A report from the German Federal Employment Agency (BA) has shown that more than half of the recipients of the Hartz IV welfare income benefit come from migrant backgrounds, with Syrians the largest group in the country.
The report lists a 69 per cent increase in welfare recipients from non-German backgrounds since 2010 for a total of 2.1 million individuals, while the overall number of German Hartz IV recipients has fallen by 20 per cent over the same period, Die Welt reports.
Syrians represent the highest number of beneficiaries with 584,000 Syrian nationals living on benefits with Turks coming in second with 259,000 individuals living off the German taxpayer.
— Breitbart London (@BreitbartLondon) March 17, 2016
The figure does not include asylum seekers who have yet to receive a final decision on their asylum claim as they are given money under the Asylum Seekers Benefits Act. While most failed asylum seekers do not receive Hartz IV benefits, those who have failed the asylum process but are allowed to stay in Germany as “tolerated” persons do have access to the programme.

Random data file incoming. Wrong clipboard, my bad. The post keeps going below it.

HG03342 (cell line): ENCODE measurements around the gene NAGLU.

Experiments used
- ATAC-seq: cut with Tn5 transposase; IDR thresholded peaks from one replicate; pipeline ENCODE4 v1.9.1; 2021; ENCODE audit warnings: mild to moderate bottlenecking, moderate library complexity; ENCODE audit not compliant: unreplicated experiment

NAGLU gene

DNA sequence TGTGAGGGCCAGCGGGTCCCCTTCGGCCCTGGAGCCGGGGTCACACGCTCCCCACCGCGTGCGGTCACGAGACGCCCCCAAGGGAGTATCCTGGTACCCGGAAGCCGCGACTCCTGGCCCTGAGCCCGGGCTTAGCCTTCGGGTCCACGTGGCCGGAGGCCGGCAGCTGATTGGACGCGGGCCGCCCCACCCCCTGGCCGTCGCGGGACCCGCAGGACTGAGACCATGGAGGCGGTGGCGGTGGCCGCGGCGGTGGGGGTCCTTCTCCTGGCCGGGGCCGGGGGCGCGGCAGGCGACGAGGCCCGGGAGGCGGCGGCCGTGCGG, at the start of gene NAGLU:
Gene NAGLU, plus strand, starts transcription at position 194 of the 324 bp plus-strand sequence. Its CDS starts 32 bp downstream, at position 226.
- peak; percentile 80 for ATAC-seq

Around 32.1 million people in Germany are in jobs that require them to pay social security contributions; of those, only 157,000 taxpayers come from countries approved for asylum claims like Syria, Iraq, Eritrea, and Somalia.
The statistics show that individuals from migrant backgrounds take far more benefits from the state than they pay back into it. The issue is likely to cause problems in the near future as there are proportionally more migrant background individuals in younger age brackets. In some German cities, up to 70 per cent of children come from migrant backgrounds.
Report: Migrants Make up Half of Norwegian Welfare Recipients
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The figures mirror trends in other European countries with large migrant populations like Sweden where the unemployment rate for migrant background individuals was measured at 21.8 per cent compared to native Swedes at a mere 3.9 per cent last summer.
In Austria, which also took in tens of thousands of migrants in 2015, former Interior Minister Wolfgang Sobotka admitted that up to 90 per cent of asylum seekers end up on benefits.
Even in countries that have tighter migration policies like Norway, the welfare rate for asylum seekers is still high with Norwegian Minister of Labour and Social Affairs Anniken Hauglie admitting last November that asylum seekers made up half of all welfare recipients.